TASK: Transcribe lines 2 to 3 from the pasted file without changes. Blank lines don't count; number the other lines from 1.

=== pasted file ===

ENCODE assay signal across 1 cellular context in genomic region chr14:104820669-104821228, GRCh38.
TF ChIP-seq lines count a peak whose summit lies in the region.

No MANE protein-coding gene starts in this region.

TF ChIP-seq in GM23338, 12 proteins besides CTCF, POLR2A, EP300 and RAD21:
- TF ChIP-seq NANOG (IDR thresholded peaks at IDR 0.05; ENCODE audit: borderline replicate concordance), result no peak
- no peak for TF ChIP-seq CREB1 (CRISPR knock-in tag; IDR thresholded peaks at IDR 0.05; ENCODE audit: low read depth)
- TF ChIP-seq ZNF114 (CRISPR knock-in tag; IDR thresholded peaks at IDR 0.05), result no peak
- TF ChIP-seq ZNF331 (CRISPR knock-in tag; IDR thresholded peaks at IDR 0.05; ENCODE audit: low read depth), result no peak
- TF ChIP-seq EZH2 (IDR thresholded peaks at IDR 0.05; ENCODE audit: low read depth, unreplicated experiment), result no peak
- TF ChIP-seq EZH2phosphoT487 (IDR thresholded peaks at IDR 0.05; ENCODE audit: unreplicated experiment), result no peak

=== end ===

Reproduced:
TF ChIP-seq lines count a peak whose summit lies in the region.

No MANE protein-coding gene starts in this region.